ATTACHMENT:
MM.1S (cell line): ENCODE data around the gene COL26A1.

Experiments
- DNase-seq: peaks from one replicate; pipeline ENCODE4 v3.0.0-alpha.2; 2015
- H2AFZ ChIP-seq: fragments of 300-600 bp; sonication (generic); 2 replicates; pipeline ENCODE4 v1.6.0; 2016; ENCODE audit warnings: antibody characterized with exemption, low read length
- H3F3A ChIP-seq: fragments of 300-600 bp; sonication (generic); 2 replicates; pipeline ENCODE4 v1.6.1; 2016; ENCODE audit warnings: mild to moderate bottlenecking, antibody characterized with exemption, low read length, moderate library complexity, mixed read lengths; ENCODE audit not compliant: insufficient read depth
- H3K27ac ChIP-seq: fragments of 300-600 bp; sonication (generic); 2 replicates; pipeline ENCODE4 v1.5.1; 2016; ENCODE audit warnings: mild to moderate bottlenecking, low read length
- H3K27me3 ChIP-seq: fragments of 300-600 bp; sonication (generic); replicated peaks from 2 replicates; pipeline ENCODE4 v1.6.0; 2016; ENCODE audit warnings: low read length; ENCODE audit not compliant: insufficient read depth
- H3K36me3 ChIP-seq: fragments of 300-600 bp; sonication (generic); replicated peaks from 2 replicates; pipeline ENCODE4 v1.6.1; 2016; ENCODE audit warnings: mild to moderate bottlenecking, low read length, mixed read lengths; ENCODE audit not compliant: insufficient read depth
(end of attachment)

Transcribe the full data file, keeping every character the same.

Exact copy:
MM.1S (cell line): ENCODE data around the gene COL26A1.

Experiments
- DNase-seq: peaks from one replicate; pipeline ENCODE4 v3.0.0-alpha.2; 2015
- H2AFZ ChIP-seq: fragments of 300-600 bp; sonication (generic); 2 replicates; pipeline ENCODE4 v1.6.0; 2016; ENCODE audit warnings: antibody characterized with exemption, low read length
- H3F3A ChIP-seq: fragments of 300-600 bp; sonication (generic); 2 replicates; pipeline ENCODE4 v1.6.1; 2016; ENCODE audit warnings: mild to moderate bottlenecking, antibody characterized with exemption, low read length, moderate library complexity, mixed read lengths; ENCODE audit not compliant: insufficient read depth
- H3K27ac ChIP-seq: fragments of 300-600 bp; sonication (generic); 2 replicates; pipeline ENCODE4 v1.5.1; 2016; ENCODE audit warnings: mild to moderate bottlenecking, low read length
- H3K27me3 ChIP-seq: fragments of 300-600 bp; sonication (generic); replicated peaks from 2 replicates; pipeline ENCODE4 v1.6.0; 2016; ENCODE audit warnings: low read length; ENCODE audit not compliant: insufficient read depth
- H3K36me3 ChIP-seq: fragments of 300-600 bp; sonication (generic); replicated peaks from 2 replicates; pipeline ENCODE4 v1.6.1; 2016; ENCODE audit warnings: mild to moderate bottlenecking, low read length, mixed read lengths; ENCODE audit not compliant: insufficient read depth